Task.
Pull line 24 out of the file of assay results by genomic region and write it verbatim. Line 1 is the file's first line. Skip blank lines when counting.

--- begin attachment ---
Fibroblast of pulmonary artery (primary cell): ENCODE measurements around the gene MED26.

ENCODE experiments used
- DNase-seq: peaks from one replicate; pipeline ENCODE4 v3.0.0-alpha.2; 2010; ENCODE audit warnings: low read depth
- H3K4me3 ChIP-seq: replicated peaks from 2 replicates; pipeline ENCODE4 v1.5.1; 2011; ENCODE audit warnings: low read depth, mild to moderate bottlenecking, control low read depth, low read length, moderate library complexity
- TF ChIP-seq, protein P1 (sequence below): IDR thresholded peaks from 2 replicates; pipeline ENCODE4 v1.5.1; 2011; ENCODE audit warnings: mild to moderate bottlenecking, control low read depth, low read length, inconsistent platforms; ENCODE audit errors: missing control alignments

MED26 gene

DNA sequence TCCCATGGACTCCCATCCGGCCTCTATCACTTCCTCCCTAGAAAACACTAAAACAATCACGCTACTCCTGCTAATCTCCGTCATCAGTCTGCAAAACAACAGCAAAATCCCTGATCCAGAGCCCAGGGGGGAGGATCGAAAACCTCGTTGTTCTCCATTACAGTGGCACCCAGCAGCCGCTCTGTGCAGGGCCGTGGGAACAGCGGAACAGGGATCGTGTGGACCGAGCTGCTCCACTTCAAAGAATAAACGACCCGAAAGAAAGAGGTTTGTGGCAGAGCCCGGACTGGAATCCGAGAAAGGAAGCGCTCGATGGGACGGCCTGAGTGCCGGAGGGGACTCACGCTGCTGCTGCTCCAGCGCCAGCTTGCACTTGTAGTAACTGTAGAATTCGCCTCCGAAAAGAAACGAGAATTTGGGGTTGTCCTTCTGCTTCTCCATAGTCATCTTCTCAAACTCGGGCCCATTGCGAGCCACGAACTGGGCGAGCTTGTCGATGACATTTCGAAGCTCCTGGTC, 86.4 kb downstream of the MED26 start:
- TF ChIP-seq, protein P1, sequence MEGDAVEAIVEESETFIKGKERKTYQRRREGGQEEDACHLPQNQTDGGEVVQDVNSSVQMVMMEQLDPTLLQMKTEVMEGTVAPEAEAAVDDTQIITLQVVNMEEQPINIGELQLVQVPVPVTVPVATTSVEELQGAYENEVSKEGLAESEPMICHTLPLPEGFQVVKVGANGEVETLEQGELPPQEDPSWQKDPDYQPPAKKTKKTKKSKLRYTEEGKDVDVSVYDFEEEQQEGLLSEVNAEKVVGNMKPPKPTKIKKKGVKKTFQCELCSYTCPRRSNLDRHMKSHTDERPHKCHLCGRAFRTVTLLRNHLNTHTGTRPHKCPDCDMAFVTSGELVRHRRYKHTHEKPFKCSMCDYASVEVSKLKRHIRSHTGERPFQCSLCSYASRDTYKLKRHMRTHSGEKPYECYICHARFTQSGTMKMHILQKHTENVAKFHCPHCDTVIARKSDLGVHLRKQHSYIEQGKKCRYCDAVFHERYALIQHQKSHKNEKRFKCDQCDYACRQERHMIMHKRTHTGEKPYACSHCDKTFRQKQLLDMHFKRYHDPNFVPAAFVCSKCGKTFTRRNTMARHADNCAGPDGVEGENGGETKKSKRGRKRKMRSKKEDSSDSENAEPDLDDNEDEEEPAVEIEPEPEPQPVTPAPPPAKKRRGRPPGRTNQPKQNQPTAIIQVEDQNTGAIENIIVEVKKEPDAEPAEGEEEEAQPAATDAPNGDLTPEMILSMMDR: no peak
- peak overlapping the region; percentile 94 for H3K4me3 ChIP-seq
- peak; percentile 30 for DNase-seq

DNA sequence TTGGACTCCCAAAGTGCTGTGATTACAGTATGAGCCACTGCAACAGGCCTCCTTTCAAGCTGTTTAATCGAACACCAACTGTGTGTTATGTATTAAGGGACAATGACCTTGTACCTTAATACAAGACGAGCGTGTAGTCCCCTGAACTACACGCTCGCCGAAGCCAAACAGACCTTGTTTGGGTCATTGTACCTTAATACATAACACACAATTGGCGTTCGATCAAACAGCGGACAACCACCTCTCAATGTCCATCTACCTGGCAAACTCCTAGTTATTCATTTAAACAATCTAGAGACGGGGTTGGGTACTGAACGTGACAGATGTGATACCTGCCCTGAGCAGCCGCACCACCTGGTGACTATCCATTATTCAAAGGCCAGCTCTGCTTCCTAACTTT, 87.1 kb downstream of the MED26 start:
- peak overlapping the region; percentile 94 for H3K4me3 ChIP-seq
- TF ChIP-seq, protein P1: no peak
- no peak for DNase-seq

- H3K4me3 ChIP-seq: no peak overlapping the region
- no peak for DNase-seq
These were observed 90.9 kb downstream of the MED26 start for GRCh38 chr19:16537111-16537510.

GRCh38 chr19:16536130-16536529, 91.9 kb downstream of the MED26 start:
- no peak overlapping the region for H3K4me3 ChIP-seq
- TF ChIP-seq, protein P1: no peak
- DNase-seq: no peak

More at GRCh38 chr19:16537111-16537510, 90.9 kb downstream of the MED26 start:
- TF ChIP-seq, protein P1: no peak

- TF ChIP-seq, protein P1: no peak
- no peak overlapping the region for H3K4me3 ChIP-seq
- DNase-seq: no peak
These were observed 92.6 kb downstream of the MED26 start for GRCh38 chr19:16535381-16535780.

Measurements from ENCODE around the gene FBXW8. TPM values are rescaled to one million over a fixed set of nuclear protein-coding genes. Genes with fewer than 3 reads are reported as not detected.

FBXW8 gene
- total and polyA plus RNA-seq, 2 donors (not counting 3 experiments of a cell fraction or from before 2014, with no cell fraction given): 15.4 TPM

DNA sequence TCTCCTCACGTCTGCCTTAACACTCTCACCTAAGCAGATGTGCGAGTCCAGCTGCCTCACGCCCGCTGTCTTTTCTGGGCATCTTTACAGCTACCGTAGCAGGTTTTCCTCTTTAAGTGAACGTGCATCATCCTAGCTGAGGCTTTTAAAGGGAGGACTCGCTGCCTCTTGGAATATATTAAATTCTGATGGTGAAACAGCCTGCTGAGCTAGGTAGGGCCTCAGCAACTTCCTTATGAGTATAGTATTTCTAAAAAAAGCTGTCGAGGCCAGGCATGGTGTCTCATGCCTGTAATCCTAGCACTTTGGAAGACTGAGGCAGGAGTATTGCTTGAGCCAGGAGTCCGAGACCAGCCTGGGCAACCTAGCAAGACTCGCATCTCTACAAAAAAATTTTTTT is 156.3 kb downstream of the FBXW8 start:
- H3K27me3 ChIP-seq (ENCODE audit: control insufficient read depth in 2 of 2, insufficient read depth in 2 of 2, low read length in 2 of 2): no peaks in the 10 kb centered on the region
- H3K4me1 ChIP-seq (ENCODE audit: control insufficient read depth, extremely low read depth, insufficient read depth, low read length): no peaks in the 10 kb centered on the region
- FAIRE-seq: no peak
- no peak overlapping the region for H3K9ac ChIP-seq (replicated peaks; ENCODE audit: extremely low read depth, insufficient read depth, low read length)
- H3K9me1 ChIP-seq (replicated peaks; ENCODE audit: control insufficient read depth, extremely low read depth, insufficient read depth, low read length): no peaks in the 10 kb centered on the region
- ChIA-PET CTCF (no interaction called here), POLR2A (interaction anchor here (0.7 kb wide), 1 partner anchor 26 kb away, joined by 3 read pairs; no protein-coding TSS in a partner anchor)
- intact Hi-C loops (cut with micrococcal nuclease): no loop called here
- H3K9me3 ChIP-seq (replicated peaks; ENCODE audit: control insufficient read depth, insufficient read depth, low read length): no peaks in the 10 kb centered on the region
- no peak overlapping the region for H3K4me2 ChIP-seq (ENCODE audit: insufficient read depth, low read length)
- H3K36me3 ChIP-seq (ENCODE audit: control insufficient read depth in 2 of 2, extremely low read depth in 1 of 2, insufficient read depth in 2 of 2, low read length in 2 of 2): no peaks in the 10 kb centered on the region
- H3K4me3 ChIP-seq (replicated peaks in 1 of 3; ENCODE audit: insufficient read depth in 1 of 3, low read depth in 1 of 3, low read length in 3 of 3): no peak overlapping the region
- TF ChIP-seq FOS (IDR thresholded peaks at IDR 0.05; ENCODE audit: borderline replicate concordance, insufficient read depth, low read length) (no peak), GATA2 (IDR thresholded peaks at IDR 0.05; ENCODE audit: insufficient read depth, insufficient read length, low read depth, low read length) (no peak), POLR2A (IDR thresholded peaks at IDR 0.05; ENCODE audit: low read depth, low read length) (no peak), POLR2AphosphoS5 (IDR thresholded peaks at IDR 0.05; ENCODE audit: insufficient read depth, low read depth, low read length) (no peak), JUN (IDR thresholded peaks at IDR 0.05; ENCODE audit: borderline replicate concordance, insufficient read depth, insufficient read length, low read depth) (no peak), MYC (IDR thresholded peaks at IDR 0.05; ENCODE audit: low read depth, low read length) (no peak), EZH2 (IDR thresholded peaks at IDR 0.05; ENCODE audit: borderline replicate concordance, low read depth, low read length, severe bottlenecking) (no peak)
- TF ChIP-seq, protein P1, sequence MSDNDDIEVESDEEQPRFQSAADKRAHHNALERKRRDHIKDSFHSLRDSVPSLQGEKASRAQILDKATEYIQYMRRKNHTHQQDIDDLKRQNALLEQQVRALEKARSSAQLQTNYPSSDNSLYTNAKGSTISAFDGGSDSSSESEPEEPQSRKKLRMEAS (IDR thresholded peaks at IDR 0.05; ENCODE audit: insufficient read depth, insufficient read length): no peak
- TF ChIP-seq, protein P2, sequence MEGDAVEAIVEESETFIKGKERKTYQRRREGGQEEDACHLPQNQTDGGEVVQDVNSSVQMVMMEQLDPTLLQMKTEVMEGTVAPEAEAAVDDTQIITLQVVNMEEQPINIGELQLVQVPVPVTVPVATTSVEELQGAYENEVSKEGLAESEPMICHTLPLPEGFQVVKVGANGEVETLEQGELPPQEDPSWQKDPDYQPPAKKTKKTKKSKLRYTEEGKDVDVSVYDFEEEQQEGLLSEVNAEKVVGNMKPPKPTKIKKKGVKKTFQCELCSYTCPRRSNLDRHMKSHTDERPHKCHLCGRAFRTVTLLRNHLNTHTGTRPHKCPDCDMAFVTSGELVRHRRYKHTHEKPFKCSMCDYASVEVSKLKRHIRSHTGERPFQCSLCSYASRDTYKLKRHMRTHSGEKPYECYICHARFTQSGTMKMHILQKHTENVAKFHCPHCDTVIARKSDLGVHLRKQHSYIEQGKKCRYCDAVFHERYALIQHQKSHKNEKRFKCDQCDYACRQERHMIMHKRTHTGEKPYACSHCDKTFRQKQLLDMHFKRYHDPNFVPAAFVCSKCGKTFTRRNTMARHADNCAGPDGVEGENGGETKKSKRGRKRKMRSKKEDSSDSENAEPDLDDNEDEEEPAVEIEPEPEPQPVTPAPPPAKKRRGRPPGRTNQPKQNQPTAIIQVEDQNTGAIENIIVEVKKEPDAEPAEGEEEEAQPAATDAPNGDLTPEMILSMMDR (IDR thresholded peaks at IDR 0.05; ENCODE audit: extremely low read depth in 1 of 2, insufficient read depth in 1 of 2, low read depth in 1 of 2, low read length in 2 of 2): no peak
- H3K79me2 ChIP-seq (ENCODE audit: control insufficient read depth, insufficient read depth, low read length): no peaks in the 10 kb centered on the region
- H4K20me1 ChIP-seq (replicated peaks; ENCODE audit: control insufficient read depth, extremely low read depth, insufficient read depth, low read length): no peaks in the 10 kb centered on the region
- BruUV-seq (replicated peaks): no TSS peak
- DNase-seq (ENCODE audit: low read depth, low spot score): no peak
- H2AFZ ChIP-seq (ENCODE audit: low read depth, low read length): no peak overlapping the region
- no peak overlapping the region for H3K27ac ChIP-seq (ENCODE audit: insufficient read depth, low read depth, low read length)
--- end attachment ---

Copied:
- TF ChIP-seq, protein P1: no peak